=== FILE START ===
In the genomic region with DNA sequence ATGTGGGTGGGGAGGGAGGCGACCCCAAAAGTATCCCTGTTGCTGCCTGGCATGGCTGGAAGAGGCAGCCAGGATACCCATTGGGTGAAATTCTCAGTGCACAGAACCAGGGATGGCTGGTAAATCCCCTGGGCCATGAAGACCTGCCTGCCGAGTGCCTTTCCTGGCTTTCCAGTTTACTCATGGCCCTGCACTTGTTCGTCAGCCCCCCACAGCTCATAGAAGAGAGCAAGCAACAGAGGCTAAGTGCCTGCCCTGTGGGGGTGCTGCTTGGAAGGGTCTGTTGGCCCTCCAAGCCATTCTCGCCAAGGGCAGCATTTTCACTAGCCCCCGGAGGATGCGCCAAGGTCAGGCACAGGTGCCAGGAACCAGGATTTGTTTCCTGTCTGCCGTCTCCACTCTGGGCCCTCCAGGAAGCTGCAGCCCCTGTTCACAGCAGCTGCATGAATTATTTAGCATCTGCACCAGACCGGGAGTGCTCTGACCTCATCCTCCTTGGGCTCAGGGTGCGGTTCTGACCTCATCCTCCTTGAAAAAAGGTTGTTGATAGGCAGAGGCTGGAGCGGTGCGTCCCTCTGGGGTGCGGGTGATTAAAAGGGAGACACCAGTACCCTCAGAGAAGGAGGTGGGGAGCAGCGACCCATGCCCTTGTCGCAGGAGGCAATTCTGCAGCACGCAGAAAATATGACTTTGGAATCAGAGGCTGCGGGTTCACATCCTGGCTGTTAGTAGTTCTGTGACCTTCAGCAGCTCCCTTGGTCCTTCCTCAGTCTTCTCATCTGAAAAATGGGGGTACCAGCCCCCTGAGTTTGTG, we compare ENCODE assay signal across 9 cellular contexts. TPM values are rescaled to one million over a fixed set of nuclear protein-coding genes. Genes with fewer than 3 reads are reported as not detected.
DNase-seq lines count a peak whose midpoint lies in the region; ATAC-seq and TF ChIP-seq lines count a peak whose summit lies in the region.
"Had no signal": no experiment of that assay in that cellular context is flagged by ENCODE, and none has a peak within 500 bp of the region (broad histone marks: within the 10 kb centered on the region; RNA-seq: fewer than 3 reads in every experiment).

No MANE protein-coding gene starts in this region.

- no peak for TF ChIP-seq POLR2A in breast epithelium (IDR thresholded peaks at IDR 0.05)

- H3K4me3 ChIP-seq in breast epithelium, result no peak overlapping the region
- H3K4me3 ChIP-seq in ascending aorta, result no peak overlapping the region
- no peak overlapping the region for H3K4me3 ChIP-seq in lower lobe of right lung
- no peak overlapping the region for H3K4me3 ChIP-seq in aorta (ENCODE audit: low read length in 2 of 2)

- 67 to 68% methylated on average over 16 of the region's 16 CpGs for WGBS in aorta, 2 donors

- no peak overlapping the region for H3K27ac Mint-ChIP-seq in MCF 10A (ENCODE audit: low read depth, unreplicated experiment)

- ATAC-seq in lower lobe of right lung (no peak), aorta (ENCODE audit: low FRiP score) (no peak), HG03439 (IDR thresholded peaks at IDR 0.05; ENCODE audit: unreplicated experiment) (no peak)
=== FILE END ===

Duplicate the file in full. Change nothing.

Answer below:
In the genomic region with DNA sequence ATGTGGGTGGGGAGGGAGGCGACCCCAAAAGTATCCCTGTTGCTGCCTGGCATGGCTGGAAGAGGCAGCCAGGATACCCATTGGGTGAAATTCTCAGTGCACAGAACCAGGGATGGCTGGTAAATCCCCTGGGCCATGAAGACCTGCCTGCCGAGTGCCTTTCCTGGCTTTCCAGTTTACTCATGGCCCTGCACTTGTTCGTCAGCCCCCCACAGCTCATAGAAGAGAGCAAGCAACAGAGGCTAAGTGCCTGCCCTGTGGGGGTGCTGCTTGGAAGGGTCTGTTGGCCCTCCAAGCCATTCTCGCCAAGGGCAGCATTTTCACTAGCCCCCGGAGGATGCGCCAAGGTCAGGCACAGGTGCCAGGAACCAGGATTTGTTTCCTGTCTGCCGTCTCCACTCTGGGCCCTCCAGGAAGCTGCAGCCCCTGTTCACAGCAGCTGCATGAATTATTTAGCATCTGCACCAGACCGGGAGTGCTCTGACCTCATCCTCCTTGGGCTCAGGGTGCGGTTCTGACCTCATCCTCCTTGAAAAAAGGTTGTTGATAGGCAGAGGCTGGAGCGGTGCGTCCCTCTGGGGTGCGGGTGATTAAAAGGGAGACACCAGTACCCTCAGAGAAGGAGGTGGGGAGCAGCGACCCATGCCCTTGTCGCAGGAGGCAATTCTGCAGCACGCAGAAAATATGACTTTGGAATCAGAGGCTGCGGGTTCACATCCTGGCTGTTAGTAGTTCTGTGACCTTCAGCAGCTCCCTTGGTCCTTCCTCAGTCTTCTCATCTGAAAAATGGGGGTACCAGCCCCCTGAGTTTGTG, we compare ENCODE assay signal across 9 cellular contexts. TPM values are rescaled to one million over a fixed set of nuclear protein-coding genes. Genes with fewer than 3 reads are reported as not detected.
DNase-seq lines count a peak whose midpoint lies in the region; ATAC-seq and TF ChIP-seq lines count a peak whose summit lies in the region.
"Had no signal": no experiment of that assay in that cellular context is flagged by ENCODE, and none has a peak within 500 bp of the region (broad histone marks: within the 10 kb centered on the region; RNA-seq: fewer than 3 reads in every experiment).

No MANE protein-coding gene starts in this region.

- no peak for TF ChIP-seq POLR2A in breast epithelium (IDR thresholded peaks at IDR 0.05)

- H3K4me3 ChIP-seq in breast epithelium, result no peak overlapping the region
- H3K4me3 ChIP-seq in ascending aorta, result no peak overlapping the region
- no peak overlapping the region for H3K4me3 ChIP-seq in lower lobe of right lung
- no peak overlapping the region for H3K4me3 ChIP-seq in aorta (ENCODE audit: low read length in 2 of 2)

- 67 to 68% methylated on average over 16 of the region's 16 CpGs for WGBS in aorta, 2 donors

- no peak overlapping the region for H3K27ac Mint-ChIP-seq in MCF 10A (ENCODE audit: low read depth, unreplicated experiment)

- ATAC-seq in lower lobe of right lung (no peak), aorta (ENCODE audit: low FRiP score) (no peak), HG03439 (IDR thresholded peaks at IDR 0.05; ENCODE audit: unreplicated experiment) (no peak)